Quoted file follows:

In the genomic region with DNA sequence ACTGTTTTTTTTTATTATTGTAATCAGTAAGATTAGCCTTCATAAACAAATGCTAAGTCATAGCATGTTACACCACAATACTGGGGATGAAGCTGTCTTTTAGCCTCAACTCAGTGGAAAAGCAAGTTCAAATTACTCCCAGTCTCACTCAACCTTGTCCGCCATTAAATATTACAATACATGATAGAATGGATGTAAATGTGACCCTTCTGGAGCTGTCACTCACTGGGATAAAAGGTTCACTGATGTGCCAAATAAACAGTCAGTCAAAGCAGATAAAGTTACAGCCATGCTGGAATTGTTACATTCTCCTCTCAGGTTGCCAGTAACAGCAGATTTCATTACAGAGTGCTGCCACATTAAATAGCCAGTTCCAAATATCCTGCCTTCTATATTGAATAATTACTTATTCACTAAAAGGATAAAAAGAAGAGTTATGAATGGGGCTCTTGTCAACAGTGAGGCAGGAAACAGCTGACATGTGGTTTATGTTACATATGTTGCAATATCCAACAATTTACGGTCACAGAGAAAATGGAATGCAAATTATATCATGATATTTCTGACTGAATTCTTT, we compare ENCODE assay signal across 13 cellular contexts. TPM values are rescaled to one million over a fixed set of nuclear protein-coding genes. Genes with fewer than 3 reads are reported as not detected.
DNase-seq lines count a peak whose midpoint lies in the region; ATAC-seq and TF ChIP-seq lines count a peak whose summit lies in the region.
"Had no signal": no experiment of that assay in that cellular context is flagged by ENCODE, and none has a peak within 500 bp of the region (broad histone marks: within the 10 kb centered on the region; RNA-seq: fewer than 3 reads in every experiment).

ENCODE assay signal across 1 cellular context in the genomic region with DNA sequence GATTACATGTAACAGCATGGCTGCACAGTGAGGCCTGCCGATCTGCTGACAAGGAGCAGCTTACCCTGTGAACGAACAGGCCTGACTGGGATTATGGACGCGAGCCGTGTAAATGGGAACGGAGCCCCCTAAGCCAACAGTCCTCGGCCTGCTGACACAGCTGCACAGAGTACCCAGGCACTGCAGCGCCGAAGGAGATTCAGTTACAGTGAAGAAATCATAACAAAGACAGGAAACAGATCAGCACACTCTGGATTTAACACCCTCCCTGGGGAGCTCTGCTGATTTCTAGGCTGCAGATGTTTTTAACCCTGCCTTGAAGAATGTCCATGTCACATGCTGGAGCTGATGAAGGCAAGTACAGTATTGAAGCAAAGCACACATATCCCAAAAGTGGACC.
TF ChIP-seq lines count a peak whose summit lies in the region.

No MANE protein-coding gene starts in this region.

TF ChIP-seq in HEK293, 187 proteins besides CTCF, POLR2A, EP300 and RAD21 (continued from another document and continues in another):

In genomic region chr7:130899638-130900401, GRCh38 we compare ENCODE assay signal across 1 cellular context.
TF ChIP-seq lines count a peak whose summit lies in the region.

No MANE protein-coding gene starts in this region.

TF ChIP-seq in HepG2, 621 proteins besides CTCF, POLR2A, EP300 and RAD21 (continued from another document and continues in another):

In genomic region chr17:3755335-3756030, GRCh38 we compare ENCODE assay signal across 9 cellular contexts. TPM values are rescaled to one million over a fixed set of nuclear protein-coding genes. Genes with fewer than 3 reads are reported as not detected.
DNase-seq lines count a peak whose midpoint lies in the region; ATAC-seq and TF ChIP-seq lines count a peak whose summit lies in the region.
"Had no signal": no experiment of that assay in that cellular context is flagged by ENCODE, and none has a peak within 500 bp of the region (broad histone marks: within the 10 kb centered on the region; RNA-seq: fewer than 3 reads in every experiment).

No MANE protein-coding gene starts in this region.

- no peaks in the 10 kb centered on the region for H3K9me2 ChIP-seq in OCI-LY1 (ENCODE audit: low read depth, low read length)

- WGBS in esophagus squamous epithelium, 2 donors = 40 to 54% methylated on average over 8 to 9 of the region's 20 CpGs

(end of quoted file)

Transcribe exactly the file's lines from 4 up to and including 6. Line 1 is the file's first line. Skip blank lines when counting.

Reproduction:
ENCODE assay signal across 1 cellular context in the genomic region with DNA sequence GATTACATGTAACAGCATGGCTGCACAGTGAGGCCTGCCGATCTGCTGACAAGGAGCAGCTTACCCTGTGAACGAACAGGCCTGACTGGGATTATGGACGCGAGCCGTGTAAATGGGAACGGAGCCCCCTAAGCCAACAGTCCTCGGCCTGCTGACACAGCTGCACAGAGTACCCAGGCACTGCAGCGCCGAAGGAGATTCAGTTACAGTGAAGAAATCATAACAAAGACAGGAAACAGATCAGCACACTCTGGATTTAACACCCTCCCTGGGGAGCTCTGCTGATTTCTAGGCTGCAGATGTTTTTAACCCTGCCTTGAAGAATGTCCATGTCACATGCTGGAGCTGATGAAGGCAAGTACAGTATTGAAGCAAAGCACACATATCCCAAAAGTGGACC.
TF ChIP-seq lines count a peak whose summit lies in the region.

No MANE protein-coding gene starts in this region.